Engine Out or In
The OEM service information says the engine does not have to be removed to replace the head gaskets, even for double overhead camshaft engines. The book time for replacing head gaskets is around 10 hours with the engine in the car. Some technicians do remove the engine to service the head gaskets. Regardless of the method, there is a significant amount of disassembly to remove the heads from the engine.
Removing the engine from the vehicle does have its advantages. With the engine out, the sealing surfaces on the engine block can be easily addressed. Also, the rear main seal can be replaced. This is a common repair for this engine and a required repair if the engine has a manual transmission.
A complete gasket kit will include all of the necessary seals, including valve stem seals and the front main seal. If there are gaskets left over from the kit after completing the job, you are only setting yourself up for a comeback.
When replacing the gasket, the timing belt should also be replaced if the vehicle is near the mileage or time interval. Along with the timing belt, the water pump and idler pulleys should be replaced.
The drive belt should also be replaced as part of the head gasket service. Some models use a stretch belt for the A/C compressor that can’t be reused. Also, if the car has more than 100,000 miles, the belt tensioner should be replaced.
Subaru engine blocks and heads are made of cast aluminum, so the components expand at the same rate, unlike bi-metal engines of cast iron and aluminum. But the aluminum castings flex as they heat and cool and can actually scrub away composite gaskets and the coating on MLS gaskets provided by the OE, causing deterioration of the head gasket. This, in turn, will cause the head gasket to leak. The best repair gasket, in this case, is an upgraded premium quality aftermarket part that uses better materials with beefed-up cylinder armor and coatings.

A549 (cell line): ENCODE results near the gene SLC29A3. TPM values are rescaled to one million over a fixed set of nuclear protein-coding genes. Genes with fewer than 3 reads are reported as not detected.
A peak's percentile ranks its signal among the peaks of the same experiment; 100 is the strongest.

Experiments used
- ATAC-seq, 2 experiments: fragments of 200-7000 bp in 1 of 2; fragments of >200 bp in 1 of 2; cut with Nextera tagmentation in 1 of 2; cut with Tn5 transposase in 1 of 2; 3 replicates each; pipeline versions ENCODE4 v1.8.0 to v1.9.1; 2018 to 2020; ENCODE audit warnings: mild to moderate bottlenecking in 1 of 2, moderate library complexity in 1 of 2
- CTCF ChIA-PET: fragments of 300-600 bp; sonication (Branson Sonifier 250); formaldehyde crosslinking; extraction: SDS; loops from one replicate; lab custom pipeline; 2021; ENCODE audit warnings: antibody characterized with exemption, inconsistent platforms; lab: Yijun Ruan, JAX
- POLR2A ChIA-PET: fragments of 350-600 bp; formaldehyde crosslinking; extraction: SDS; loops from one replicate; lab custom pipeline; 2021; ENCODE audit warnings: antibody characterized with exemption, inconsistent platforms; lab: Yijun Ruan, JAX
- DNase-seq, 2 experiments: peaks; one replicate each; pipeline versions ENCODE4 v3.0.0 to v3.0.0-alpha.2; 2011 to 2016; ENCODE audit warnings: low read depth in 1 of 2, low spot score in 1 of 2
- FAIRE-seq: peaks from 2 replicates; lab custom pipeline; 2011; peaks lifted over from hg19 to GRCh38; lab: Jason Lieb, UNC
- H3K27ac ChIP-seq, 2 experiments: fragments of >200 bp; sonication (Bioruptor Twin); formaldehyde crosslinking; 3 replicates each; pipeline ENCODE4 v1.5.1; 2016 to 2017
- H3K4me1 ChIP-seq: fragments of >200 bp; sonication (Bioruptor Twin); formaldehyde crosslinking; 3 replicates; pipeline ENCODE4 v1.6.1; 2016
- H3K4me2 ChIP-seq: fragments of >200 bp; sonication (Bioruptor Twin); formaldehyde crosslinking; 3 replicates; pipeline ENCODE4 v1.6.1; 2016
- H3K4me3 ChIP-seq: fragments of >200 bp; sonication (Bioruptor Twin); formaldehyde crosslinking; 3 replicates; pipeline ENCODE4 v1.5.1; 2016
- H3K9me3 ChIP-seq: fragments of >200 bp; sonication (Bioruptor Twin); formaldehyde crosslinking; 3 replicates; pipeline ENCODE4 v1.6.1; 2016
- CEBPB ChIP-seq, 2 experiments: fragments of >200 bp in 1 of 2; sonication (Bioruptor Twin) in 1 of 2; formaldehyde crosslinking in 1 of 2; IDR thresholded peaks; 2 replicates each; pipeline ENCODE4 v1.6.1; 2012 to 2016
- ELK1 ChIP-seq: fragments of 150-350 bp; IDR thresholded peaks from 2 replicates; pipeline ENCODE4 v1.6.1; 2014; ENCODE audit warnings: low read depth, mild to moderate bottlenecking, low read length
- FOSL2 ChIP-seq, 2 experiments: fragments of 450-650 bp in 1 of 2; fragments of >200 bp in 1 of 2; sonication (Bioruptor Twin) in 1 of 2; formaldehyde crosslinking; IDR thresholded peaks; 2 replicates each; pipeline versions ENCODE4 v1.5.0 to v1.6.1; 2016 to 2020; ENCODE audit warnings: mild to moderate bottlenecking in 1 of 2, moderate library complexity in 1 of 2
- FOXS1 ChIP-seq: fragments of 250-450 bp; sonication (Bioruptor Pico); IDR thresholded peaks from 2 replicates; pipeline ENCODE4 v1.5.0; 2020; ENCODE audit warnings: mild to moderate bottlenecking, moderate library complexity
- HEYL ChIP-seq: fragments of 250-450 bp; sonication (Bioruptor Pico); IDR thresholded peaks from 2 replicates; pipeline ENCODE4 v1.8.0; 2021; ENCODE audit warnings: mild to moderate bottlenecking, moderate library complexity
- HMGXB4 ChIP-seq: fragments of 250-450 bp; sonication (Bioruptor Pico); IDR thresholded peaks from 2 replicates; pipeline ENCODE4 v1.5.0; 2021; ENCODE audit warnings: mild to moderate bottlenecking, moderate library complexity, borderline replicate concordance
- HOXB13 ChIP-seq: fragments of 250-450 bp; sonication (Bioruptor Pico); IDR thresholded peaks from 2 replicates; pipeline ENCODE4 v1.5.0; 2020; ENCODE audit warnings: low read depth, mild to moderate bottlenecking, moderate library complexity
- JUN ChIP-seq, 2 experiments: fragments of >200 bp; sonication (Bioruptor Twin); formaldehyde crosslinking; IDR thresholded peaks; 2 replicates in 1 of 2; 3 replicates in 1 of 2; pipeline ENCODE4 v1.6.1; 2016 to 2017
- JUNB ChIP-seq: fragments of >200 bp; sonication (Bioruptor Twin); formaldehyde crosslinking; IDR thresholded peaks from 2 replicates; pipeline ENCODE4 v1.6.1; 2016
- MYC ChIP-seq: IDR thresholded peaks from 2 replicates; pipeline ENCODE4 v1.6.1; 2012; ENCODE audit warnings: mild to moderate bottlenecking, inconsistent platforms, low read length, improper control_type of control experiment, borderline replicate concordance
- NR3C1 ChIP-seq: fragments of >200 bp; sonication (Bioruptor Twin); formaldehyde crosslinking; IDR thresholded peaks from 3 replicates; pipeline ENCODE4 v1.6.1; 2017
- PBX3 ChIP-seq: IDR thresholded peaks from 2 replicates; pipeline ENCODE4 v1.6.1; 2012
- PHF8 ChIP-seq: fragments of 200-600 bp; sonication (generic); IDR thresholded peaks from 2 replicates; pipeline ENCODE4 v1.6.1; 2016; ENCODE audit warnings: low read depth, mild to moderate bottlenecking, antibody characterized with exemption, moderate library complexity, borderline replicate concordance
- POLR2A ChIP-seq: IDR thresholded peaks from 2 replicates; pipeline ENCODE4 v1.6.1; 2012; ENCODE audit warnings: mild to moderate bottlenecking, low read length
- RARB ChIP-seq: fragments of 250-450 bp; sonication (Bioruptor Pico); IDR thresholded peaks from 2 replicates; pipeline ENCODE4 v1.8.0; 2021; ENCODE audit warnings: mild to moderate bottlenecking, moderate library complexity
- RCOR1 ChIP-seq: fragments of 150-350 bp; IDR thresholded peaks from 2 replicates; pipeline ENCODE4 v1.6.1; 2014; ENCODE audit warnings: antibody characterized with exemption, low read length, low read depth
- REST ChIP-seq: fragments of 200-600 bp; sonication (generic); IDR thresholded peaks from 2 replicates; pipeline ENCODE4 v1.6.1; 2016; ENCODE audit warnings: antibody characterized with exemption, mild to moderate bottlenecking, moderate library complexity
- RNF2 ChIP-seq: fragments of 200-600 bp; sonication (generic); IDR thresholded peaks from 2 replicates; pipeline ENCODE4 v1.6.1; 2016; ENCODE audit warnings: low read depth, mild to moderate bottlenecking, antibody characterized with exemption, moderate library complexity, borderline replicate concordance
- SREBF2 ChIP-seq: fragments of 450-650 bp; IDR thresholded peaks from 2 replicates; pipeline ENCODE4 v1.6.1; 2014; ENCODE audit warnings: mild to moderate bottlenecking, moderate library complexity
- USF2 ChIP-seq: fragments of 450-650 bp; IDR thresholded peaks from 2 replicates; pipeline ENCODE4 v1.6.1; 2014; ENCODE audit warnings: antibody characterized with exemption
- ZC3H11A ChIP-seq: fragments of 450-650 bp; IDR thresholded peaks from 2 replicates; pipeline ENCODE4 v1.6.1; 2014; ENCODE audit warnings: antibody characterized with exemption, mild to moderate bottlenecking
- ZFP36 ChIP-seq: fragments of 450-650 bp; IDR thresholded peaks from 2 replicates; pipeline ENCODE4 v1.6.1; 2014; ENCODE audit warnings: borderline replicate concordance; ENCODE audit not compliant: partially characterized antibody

When inspecting the heads, check for cracks and damage to the valve train. The cylinder head warpage should not exceed .002˝– if it does, the cylinder heads must be resurfaced to 20-30 microinches or less. Also be sure to replace the head bolts, especially if they are torque-to-yield, which many are on the EJ engine. Some companies sell complete head kits with all of the gaskets and seals you need for the job, including a timing belt. It is also wise to replace the water pump at this time since you’ll have easy access to it.
Subaru issued TSB 09-47-07 on October 31, 2007, to address coolant corrosion problems. Subaru does not recommend using any flushing machine or flushing agents during the replacement process. If the flushing equipment was used to service a different brand of vehicles with copper radiators, there is a chance that a chemical reaction between the copper ions and the Subaru coolant may occur.
Even if the flushing machine is only servicing Subaru vehicles, they still do not recommend it since there is no way to know for sure if all the coolants that are removed and processed are exclusively Subaru Genuine Coolant.
If flushing is required, Subaru recommends using tap water. When replacing the coolant, they suggest you use Genuine Subaru Long Life Coolant because it is specially formulated for Subaru vehicles with aluminum engines and radiators.
Most Subarus will be out of warranty by the time the head gaskets fail around 100,000 miles (which many owners are complaining about), and the TSB only extends to 2008 model year vehicles. Still, some newer EJ25 applications are also known to have similar issues. The Subaru warranty only covers head gasket failure within its 3-year/36,000 miles factory warranty and 5-year/60,000 miles power train warranty, so there should be plenty of these models that will need attention.